So I was just looking for a CD to soundtrack me washing up, and thought ‘ah I’ve not listened to that for a while, let’s give it a go’. The CD in question is ‘I Can See Your House From Here’ by Pat Metheny and John Scofield, a CD that I distinctly remember thinking ‘file under not really very good’ when I got it. Was deeply disappointed with it.
It’s great. Very good indeed.
What lead me to not get it first time round? Expectation, I think. I knew what I thought a Metheny Scofield album should sound like, and this wasn’t it. I wanted it to be the album I’d half imagined in my head, and when it wasn’t, instead of deferring to the wisdom of the artist, I decided it was lame.
So what does this do to the critical process? We still have to formulate opinions on things, and something’s appear to be total rubbish, or at least disappointingly fall short of the potential that a group/collaboration/artist shows.
The problem seem to be with second guessing what a project was intended as. If there’s a stated aim, it’s sometimes easier to tell whether a particular artistic endeavour has fallen short of that. If there isn’t, it’s pretty tricky to work out whether it’s a successful rendering of the concept. Whether you dig it or not is another thing altogether, but whether it’s an objectively poor record is quite something else.
There was a discussion recently on the Jonatha Brooke discussion forum about the cover tunes on her new CD – she’s recorded ‘God Only Knows’, ‘Fire And Rain’ and ‘Eye In The Sky’ by the Alan Parsons Project. The first two are so well known they don’t even need crediting to their respective performers.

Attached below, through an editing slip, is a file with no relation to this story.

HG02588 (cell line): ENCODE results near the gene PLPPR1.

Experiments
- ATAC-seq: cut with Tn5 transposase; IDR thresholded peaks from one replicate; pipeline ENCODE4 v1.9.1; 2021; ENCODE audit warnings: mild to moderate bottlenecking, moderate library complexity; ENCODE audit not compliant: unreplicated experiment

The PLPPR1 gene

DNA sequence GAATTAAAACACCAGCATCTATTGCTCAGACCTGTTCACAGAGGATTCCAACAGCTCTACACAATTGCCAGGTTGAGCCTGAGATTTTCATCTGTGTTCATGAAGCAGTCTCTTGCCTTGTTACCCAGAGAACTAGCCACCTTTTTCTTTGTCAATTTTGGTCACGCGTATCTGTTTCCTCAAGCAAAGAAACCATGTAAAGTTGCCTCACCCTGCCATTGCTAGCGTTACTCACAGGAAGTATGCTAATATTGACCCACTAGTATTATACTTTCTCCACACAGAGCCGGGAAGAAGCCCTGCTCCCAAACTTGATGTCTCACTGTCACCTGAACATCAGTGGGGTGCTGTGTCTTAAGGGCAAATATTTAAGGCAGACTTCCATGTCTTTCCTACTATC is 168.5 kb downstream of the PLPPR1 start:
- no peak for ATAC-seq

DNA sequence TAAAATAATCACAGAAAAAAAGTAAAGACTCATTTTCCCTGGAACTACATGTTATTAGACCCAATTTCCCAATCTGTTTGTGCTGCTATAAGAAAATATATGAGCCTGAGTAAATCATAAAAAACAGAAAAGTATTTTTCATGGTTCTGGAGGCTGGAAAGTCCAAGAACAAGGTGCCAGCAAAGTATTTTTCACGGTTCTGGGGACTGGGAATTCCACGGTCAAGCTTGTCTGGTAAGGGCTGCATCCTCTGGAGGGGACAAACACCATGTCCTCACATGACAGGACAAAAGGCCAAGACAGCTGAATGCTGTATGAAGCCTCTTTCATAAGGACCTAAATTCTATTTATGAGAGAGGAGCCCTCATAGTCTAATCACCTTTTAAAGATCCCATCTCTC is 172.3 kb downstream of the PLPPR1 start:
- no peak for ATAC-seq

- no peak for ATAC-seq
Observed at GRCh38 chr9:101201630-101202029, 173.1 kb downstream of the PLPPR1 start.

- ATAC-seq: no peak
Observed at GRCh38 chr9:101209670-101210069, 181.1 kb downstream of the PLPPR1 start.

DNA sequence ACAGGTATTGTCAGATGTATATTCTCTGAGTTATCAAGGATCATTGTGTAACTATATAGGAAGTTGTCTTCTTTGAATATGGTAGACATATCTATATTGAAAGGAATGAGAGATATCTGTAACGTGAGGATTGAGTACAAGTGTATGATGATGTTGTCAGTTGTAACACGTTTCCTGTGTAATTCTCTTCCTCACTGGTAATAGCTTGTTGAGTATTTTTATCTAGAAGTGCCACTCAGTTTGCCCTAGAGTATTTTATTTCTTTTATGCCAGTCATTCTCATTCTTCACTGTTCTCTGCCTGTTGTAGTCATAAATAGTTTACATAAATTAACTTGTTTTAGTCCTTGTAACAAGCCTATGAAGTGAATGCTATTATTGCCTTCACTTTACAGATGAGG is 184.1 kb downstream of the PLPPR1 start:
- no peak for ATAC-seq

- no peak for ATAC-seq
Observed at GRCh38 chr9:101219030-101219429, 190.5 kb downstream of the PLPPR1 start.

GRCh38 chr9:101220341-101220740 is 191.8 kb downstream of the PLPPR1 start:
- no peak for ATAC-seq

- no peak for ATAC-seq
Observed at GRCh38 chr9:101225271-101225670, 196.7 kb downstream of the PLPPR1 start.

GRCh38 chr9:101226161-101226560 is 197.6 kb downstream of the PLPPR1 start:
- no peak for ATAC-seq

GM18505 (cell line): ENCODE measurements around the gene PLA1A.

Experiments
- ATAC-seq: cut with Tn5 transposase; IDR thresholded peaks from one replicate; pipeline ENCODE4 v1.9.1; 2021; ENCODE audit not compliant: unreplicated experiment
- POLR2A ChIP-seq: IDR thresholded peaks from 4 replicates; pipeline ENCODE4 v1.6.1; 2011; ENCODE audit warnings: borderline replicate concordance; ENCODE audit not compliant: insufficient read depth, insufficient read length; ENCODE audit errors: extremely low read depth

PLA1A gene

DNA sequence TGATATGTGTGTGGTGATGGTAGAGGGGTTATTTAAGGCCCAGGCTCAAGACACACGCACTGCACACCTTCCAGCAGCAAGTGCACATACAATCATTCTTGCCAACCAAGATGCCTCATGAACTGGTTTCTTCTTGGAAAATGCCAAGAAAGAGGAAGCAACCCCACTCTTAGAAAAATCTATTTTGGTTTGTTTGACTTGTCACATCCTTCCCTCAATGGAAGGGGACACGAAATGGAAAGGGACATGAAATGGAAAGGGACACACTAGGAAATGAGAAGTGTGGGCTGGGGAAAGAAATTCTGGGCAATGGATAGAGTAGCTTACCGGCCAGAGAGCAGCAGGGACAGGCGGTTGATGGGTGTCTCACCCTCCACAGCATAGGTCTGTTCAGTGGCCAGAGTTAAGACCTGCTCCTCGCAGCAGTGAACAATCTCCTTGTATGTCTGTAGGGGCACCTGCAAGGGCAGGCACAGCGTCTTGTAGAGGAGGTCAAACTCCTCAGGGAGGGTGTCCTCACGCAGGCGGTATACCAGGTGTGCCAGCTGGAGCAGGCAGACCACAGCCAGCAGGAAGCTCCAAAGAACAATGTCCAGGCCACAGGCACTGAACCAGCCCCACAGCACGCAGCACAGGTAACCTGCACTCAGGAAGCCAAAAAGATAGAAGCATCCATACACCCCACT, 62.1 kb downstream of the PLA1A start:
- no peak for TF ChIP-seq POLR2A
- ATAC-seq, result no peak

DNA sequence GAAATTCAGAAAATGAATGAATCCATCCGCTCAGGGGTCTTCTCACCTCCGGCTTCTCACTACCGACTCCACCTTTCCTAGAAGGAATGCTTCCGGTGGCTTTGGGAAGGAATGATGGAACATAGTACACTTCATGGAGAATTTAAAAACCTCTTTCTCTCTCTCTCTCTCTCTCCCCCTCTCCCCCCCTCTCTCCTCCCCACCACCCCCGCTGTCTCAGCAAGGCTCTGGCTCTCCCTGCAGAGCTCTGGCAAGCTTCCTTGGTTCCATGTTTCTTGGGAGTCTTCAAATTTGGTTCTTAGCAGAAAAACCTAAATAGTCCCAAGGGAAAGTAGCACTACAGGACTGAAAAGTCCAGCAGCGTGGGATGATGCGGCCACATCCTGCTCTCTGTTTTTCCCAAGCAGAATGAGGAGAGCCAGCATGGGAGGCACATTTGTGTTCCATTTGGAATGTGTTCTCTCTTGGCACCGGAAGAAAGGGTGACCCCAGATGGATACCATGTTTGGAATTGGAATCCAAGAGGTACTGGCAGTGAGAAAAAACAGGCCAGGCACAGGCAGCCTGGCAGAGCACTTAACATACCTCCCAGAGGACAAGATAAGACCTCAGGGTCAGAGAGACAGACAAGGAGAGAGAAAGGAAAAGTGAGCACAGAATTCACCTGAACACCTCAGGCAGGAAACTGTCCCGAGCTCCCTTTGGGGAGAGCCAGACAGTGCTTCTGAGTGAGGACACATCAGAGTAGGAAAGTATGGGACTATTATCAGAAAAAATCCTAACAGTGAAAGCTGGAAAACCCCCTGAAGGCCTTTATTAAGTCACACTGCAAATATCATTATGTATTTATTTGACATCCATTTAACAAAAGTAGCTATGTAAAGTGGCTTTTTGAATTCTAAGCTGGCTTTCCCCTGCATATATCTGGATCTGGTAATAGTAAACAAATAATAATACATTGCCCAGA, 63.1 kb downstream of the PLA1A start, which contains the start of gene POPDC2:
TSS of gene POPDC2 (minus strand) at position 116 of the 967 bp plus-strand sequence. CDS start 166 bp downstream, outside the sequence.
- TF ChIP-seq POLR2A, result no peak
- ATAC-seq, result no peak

The discussion seemed to be arguing whether or not it was even valid to attempt new versions of these tunes, and involved the projection of an entire methodology onto Jonatha, implying that as a creative songwriter, she must’ve been running out of ideas or something… Whether or not people liked the covers is not something I’m too bothered by, but I found the questioning of whether or not recording them was an artistically valid thing to do a really weird leap of logic. Jonatha has, as far as I know, made no statement as to her reasoning behind doing the tunes, or her relationship to the whole original/interpretative approach to performing songs, so the whole argument seemed to hinge on the various poster’s own feelings about the importance of those songs, and jonatha’s role as a singer/songwriter/performer.
Most of it was bollocks, but it did get me thinking. Criticism can be a really good thing – sometimes bad reviews and negative comments can be helpful in that they let you know where the writer is at in relationship to your work, and occasionally – very occasionally – the reasoning of the writer is such that you see flaws in your own creative process that you weren’t aware of. That’s a pretty rare scenario, but when it happens, it’s pretty useful.
But for the most part, people tend to objectify their subjective feelings about a song or a gig or a performance – I liked it, therefor it was ‘good’. I didn’t like it, therefor it was ‘invalid’/’not good’/’a waste of time’/’the wrong thing to do’. That’s the kind of crap that as a performer you can get into debates with people about, or you can just ignore, and move on, realising that the writer has no idea what you were trying to do anyway. Even better, you can reinterpret it, extract from it their perception of what you do, and find new ways of explaining what you do that help those people get a handle on it.
Of course, in the long run lots of people still won’t get it, and lots more will think you’re a bit rubbish, but that’s all part of the fun.
Soundtrack – Pat Metheny & John Scofield, ‘I Can See Your House From Here'; Horace Silver, ‘Jazz Masters'; Jonas Hellborg, ‘Octave Of The Holy Innocents'; Jill Sobule, ‘Pink Pearl’.by